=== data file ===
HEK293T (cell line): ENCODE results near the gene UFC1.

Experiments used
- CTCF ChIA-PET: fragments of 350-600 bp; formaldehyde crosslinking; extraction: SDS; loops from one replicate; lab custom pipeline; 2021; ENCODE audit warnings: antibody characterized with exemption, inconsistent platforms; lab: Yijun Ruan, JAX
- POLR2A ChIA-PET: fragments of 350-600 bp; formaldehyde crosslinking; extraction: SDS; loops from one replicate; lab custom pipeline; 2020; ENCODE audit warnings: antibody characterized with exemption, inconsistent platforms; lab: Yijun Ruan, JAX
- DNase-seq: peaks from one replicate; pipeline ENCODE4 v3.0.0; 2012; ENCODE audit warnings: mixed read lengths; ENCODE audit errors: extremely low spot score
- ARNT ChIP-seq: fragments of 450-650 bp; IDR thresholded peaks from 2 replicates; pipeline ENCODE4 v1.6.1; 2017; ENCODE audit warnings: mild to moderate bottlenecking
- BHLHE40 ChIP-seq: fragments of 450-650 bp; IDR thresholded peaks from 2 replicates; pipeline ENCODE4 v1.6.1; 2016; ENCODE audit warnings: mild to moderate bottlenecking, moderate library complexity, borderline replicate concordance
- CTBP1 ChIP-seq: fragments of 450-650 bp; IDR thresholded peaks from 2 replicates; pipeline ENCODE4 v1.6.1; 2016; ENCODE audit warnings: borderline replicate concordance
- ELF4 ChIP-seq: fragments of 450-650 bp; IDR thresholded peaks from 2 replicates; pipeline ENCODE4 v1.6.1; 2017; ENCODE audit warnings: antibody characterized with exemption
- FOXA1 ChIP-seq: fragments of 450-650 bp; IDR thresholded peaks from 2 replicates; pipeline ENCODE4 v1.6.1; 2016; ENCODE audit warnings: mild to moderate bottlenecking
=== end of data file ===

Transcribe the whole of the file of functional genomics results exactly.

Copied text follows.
HEK293T (cell line): ENCODE results near the gene UFC1.

Experiments used
- CTCF ChIA-PET: fragments of 350-600 bp; formaldehyde crosslinking; extraction: SDS; loops from one replicate; lab custom pipeline; 2021; ENCODE audit warnings: antibody characterized with exemption, inconsistent platforms; lab: Yijun Ruan, JAX
- POLR2A ChIA-PET: fragments of 350-600 bp; formaldehyde crosslinking; extraction: SDS; loops from one replicate; lab custom pipeline; 2020; ENCODE audit warnings: antibody characterized with exemption, inconsistent platforms; lab: Yijun Ruan, JAX
- DNase-seq: peaks from one replicate; pipeline ENCODE4 v3.0.0; 2012; ENCODE audit warnings: mixed read lengths; ENCODE audit errors: extremely low spot score
- ARNT ChIP-seq: fragments of 450-650 bp; IDR thresholded peaks from 2 replicates; pipeline ENCODE4 v1.6.1; 2017; ENCODE audit warnings: mild to moderate bottlenecking
- BHLHE40 ChIP-seq: fragments of 450-650 bp; IDR thresholded peaks from 2 replicates; pipeline ENCODE4 v1.6.1; 2016; ENCODE audit warnings: mild to moderate bottlenecking, moderate library complexity, borderline replicate concordance
- CTBP1 ChIP-seq: fragments of 450-650 bp; IDR thresholded peaks from 2 replicates; pipeline ENCODE4 v1.6.1; 2016; ENCODE audit warnings: borderline replicate concordance
- ELF4 ChIP-seq: fragments of 450-650 bp; IDR thresholded peaks from 2 replicates; pipeline ENCODE4 v1.6.1; 2017; ENCODE audit warnings: antibody characterized with exemption
- FOXA1 ChIP-seq: fragments of 450-650 bp; IDR thresholded peaks from 2 replicates; pipeline ENCODE4 v1.6.1; 2016; ENCODE audit warnings: mild to moderate bottlenecking